Up Close and Personal with Neuronal Networks

How our brain cells, or neurons, use electrical signals to communicate and coordinate for higher brain function is one of the biggest questions in all of science. For decades, researchers have used electrodes to listen in on and record these signals.  The patch clamp electrode, an electrode in a thin glass tube, revolutionized neurobiology in the 1970s with its ability…
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A metabolic imbalance in some cancer patients following treatment with a checkpoint inhibitor drug, nivolumab, is associated with resistance to the immunotherapy agent and shorter survival, report scientists from Dana-Farber Cancer Institute, in collaborative work with the Broad Institute of MIT and Harvard. The chemical change, which the investigators say reflects an “adaptive resistance mechanism” by cancer cells or the immune…
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Enhancers are the primary DNA regulatory elements that confer cell type specificity of gene expression. Recent studies characterizing individual enhancers have revealed their potential to direct heterologous gene expression in a highly cell-type-specific manner. However, it has not yet been possible to systematically identify and test the function of enhancers for each of the many cell types in an organism.…
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Signaling Factor Seeking Gene

During embryonic development, stem cells begin to take on specific identities, becoming distinct cell types with specialized characteristics and functions, in order to form the diverse organs and systems in our bodies. Cells rely on two main classes of regulators to define and maintain their identities; the first of these are master transcription factors, keystone proteins in each cell’s regulatory…
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A new Voices of UMassMed podcast highlights the progress being made at UMass Medical School in developing gene therapy for Tay-Sachs disease. Tay-Sachs is a rare, genetic degenerative disease that destroys nerve cells in the brain and spinal cord. Few children with Tay-Sachs will reach their fifth birthday. There is no cure. Miguel Sena-Esteves, PhD, associate professor of neurology, has been a…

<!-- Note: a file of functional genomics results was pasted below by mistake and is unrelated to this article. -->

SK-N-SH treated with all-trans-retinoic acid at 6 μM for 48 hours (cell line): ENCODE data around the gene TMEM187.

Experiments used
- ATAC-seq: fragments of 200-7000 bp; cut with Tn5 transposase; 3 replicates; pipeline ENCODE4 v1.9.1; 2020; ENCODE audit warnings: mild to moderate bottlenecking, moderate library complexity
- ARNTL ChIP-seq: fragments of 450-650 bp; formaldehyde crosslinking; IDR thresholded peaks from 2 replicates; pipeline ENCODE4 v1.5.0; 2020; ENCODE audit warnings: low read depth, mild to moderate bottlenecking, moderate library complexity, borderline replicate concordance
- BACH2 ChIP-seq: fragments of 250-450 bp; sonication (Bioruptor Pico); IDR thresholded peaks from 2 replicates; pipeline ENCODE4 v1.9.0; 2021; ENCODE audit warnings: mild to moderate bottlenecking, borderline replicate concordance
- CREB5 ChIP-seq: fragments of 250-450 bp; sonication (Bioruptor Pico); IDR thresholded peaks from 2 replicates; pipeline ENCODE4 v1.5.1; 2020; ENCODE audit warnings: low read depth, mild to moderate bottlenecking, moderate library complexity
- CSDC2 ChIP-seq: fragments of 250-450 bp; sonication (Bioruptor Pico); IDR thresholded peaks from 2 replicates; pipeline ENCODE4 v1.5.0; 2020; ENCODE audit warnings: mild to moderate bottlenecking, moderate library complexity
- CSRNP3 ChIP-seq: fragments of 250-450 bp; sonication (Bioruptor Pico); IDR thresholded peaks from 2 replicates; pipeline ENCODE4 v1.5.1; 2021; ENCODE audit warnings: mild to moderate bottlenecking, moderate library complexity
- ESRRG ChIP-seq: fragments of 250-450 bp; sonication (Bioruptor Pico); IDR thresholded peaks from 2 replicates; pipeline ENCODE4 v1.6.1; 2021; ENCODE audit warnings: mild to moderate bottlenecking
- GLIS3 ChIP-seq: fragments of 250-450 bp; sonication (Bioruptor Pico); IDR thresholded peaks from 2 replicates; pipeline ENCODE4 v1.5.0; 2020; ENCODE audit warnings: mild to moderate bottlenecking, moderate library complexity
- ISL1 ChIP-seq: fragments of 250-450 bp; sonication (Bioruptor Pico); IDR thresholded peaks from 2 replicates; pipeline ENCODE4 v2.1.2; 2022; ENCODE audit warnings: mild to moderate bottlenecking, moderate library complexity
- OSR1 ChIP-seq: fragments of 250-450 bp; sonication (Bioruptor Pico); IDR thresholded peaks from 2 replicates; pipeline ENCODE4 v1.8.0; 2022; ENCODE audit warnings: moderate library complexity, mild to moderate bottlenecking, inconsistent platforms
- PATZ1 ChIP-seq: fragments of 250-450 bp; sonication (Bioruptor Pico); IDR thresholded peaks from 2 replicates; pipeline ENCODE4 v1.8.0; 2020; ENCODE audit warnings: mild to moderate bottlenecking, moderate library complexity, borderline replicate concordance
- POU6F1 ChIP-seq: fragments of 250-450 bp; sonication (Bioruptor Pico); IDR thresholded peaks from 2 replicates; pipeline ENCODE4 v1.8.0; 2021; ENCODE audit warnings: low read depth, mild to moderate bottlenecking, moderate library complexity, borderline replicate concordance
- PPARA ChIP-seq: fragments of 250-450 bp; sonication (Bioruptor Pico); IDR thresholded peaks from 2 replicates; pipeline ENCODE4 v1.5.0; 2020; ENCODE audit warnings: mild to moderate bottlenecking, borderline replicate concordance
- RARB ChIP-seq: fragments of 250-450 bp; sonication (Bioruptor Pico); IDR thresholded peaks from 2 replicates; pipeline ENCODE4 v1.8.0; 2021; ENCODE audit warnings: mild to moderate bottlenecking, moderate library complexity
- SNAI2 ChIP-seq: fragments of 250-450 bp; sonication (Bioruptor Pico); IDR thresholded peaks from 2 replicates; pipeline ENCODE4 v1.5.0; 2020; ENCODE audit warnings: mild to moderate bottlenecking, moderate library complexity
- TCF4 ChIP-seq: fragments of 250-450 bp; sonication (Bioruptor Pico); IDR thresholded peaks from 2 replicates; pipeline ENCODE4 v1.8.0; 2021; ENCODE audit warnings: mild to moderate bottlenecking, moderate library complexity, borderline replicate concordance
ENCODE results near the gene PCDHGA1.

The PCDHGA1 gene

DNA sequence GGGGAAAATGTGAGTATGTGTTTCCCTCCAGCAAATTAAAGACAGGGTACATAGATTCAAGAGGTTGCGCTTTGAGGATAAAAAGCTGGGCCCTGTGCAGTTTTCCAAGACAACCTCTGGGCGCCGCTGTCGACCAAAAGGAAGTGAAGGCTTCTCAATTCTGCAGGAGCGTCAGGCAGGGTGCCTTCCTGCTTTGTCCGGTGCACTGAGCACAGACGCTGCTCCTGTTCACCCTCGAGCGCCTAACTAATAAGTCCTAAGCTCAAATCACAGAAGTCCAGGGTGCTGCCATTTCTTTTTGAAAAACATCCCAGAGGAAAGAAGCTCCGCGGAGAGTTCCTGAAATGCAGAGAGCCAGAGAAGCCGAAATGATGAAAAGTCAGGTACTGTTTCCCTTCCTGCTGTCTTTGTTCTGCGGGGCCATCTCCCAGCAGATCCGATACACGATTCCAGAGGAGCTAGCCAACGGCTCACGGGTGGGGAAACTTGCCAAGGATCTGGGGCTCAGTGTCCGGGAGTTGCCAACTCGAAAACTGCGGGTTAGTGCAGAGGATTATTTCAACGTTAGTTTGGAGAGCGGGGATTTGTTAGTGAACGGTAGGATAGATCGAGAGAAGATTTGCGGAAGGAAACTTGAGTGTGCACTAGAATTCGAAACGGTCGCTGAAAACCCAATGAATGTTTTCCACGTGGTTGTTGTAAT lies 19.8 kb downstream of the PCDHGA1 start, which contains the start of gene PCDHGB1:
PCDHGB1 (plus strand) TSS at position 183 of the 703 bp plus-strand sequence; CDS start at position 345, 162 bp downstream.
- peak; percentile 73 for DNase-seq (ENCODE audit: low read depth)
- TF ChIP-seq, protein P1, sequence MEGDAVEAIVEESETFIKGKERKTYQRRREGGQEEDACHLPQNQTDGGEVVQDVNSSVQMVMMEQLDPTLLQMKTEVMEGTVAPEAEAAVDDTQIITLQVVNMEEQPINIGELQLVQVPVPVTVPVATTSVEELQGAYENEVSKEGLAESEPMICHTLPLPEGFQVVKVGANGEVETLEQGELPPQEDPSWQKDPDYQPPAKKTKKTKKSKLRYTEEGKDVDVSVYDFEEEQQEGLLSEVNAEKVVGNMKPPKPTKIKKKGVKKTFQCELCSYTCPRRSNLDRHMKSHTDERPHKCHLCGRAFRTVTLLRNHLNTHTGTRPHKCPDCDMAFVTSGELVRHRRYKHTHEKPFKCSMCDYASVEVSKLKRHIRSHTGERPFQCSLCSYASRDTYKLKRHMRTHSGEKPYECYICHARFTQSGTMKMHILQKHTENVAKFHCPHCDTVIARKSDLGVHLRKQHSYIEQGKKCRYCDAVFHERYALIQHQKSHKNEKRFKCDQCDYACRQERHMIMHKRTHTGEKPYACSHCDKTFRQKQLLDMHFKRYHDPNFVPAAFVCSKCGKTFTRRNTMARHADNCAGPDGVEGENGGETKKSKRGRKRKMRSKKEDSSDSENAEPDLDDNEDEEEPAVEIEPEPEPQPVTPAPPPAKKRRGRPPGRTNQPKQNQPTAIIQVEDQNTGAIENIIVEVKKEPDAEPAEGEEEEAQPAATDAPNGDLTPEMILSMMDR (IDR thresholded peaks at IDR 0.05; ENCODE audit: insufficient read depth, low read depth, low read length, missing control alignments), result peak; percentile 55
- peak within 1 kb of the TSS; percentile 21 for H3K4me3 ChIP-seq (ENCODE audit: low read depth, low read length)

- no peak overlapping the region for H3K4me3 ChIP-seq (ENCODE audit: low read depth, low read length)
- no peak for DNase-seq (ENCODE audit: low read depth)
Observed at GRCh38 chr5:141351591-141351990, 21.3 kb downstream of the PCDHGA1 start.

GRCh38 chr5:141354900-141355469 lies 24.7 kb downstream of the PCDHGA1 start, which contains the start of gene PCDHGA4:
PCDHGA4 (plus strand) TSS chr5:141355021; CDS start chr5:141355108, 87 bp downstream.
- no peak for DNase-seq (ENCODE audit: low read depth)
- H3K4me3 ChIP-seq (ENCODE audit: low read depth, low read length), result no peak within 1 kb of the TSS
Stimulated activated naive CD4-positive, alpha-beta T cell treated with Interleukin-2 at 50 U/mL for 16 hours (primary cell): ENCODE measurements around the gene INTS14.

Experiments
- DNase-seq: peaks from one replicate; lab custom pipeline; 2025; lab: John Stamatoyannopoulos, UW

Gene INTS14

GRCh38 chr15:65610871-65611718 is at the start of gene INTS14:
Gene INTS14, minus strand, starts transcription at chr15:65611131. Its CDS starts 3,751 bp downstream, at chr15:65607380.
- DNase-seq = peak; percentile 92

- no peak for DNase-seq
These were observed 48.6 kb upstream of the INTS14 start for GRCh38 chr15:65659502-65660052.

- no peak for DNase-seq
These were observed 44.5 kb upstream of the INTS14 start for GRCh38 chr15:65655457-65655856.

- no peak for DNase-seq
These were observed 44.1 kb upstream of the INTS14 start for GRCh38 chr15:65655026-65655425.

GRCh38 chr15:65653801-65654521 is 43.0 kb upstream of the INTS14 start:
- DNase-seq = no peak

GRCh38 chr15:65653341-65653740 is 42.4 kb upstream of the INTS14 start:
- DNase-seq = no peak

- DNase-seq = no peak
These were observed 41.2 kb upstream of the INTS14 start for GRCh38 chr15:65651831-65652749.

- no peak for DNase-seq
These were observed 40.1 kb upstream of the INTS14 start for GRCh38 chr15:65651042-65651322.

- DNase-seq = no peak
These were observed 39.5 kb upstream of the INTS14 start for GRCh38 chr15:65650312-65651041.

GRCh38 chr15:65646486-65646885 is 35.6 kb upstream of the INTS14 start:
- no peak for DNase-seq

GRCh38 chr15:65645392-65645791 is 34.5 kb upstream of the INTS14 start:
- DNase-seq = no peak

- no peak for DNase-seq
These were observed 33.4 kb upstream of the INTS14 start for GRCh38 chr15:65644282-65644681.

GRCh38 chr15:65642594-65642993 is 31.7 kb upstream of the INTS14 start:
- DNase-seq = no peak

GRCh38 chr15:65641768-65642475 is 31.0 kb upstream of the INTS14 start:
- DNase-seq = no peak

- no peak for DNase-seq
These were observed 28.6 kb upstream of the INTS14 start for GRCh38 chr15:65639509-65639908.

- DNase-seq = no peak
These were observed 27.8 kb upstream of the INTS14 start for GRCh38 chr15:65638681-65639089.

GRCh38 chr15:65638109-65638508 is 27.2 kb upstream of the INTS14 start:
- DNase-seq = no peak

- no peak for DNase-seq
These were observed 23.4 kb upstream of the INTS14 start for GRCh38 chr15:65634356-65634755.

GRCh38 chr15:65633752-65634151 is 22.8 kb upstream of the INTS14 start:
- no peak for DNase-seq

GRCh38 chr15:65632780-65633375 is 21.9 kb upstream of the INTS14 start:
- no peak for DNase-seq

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The Wyss Institute for Biologically Inspired Engineering welcomed attendees from every populated continent to its 10th annual Wyss International Symposium on September 20, 2019 for an inspiring day of presentations about Next Generation Diagnostics. Co-organized by Wyss faculty members Sangeeta Bhatia, M.D., Ph.D., James Collins, Ph.D., Samir Mitragotri, Ph.D., David Walt, Ph.D., and Wyss Founding Director Donald Ingber, M.D., Ph.D., the event hit the maximum registration…
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Portrait of a Pioneer

By any measure, William Augustus Hinton’s achievements were remarkable. Born in 1883 to former slaves, Hinton earned a bachelor of science degree at Harvard in 1905. After teaching for several years, he entered Harvard Medical School, competing for and winning prestigious scholarships. In 1912 he earned his MD with honors. Still, it was not enough. Even with such outstanding credentials,…
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The Whitehead Institute board of directors today announced the selection of Ruth Lehmann, a world-renowned developmental and cell biology researcher, as the institute’s fifth director. Lehmann will succeed current Director David Page on July 1, 2020. Lehmann is now the Laura and Isaac Perlmutter Professor of Cell Biology and chair of the Department of Cell Biology at New York University…
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After months of outcry over whether the United States government is unfairly targeting foreign-born researchers over purported security breaches, President Donald Trump’s science adviser is launching an effort to strengthen national policies on research security. The National Science and Technology Council (NSTC) is working to establish government-wide requirements for what information researchers need to disclose to receive federal research grants.…
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